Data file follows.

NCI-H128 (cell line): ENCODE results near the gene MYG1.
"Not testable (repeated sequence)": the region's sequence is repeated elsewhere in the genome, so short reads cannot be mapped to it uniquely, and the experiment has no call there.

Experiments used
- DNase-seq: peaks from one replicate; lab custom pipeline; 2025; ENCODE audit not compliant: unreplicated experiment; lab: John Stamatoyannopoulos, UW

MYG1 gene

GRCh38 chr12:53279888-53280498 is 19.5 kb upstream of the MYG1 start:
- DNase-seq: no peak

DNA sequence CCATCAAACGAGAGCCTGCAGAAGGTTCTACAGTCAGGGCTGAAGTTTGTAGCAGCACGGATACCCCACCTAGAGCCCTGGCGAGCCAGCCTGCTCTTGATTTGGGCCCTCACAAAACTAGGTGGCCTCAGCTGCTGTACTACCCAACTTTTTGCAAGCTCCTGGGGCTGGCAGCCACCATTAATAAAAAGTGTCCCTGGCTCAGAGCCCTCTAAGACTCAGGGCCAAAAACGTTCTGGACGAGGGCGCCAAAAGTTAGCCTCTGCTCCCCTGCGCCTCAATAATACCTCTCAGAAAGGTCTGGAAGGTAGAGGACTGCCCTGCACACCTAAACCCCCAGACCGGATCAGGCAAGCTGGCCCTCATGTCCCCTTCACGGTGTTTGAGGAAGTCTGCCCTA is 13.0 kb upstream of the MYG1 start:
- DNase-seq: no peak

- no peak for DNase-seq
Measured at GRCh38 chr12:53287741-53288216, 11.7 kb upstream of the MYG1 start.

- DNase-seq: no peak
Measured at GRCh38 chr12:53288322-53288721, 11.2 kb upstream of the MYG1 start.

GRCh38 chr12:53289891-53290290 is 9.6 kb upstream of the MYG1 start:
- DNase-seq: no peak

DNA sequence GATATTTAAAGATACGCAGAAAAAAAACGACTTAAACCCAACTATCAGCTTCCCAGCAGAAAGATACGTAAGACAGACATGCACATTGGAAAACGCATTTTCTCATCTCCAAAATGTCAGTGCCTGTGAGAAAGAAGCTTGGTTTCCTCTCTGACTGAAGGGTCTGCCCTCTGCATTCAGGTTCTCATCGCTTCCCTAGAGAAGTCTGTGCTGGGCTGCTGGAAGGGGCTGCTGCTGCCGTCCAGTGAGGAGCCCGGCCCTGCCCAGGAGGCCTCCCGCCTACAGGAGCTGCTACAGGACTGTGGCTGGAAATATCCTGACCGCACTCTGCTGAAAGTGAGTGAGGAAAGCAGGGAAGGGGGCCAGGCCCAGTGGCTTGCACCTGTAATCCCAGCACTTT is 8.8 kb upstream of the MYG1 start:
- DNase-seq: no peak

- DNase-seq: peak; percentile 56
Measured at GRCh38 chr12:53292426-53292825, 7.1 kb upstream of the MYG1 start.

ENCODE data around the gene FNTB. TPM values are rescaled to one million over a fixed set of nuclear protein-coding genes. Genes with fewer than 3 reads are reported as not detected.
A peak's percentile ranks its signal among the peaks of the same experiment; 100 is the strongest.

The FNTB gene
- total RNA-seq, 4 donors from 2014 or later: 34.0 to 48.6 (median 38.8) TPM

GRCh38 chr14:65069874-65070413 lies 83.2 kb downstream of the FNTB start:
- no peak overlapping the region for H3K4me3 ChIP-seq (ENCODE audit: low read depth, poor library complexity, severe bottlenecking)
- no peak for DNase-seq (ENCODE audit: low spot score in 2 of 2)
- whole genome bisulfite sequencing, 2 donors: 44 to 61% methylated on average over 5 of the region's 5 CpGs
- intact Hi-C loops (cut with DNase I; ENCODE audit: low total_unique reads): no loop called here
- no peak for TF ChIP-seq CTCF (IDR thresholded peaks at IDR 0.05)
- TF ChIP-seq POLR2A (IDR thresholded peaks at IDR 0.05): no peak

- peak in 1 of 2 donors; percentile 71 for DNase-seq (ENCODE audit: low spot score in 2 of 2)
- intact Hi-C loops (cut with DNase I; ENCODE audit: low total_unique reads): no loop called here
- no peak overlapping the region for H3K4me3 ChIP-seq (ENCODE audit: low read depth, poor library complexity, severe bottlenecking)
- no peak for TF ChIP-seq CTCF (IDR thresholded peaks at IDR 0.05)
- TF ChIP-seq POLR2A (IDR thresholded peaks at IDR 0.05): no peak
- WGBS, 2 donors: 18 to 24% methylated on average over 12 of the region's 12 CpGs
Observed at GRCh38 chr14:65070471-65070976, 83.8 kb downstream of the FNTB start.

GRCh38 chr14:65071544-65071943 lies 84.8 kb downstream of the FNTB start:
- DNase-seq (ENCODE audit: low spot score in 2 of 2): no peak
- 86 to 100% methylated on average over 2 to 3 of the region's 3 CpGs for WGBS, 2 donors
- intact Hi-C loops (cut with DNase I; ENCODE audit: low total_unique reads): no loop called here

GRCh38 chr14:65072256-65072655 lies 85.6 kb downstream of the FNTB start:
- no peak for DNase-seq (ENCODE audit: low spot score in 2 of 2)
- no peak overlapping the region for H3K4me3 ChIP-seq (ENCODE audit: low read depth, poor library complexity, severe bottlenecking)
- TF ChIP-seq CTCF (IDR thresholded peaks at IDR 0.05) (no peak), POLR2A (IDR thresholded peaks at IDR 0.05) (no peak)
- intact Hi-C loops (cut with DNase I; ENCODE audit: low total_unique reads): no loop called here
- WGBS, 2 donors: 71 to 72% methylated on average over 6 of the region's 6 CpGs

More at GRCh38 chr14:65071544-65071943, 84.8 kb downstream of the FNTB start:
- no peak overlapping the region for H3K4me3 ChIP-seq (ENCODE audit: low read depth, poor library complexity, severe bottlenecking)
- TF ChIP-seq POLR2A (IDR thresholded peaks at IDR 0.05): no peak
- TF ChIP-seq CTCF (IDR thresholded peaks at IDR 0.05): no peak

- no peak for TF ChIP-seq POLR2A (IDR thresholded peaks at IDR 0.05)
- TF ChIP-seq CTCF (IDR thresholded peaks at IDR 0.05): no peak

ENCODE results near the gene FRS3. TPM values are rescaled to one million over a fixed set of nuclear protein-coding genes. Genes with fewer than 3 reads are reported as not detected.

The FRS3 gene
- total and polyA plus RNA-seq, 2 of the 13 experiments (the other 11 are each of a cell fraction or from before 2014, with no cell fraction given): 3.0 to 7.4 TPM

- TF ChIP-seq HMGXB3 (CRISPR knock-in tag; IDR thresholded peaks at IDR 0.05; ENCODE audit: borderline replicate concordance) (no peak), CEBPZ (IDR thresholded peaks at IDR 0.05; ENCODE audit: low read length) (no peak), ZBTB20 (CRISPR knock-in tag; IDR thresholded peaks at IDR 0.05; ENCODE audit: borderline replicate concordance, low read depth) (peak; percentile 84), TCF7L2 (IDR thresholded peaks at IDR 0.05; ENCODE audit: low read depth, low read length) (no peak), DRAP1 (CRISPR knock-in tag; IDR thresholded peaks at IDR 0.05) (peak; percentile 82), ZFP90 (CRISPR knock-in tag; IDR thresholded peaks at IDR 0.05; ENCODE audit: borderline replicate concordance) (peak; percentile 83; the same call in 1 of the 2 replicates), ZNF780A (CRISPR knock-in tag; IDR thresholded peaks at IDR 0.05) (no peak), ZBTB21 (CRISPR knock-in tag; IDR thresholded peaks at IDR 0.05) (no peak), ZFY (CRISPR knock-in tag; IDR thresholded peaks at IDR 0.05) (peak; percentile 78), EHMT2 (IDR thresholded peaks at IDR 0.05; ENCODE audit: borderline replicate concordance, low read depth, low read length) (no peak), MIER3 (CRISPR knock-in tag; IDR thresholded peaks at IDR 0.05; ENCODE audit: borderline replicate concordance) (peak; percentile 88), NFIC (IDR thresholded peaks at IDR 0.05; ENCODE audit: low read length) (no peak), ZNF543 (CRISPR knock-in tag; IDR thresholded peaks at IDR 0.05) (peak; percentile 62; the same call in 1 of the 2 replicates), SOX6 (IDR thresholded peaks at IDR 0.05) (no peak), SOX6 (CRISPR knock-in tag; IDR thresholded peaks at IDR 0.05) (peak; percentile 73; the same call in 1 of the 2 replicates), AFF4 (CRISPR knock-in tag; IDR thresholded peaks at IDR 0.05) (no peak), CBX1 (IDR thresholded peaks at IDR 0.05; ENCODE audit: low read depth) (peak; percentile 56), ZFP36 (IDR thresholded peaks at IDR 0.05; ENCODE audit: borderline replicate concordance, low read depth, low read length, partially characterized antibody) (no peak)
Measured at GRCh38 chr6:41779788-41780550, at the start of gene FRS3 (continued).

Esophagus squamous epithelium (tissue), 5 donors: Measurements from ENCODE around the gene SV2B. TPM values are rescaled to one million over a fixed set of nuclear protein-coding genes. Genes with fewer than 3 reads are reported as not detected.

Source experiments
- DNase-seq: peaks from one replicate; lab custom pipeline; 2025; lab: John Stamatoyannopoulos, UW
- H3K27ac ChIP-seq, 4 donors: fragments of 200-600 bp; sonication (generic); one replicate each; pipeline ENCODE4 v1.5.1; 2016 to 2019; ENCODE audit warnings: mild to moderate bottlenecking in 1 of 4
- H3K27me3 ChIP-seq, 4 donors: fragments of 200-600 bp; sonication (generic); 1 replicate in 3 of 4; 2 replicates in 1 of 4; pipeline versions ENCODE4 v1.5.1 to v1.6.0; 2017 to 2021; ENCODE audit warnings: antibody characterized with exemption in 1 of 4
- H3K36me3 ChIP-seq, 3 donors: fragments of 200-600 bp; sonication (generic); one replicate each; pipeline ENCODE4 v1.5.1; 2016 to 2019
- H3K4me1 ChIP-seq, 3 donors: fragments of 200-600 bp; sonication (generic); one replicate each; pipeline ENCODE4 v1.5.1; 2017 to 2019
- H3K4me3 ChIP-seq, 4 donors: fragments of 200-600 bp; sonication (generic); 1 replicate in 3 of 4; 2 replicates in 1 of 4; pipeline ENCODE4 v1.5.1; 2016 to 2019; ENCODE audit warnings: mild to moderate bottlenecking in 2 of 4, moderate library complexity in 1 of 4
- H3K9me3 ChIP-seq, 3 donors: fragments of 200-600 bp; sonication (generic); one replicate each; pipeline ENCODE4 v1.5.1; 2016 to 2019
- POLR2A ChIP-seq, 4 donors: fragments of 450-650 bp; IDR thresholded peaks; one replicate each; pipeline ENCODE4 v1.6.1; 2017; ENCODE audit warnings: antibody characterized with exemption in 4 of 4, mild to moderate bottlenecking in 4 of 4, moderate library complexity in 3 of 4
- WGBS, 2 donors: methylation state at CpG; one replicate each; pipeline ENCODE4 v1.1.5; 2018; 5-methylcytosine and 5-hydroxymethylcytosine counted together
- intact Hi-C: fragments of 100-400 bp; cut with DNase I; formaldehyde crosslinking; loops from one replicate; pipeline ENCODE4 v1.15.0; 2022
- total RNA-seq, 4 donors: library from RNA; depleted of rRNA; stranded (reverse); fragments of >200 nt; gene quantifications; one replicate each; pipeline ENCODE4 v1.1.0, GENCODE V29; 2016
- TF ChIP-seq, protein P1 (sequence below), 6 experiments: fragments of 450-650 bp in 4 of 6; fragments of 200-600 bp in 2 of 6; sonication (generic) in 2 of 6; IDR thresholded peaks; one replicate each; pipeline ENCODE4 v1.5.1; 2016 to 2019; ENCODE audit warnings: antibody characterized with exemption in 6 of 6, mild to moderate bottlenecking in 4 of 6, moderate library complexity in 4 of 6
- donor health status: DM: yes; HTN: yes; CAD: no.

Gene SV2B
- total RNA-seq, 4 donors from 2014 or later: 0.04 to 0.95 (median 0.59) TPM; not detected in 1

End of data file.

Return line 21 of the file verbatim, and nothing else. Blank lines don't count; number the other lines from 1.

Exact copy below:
A peak's percentile ranks its signal among the peaks of the same experiment; 100 is the strongest.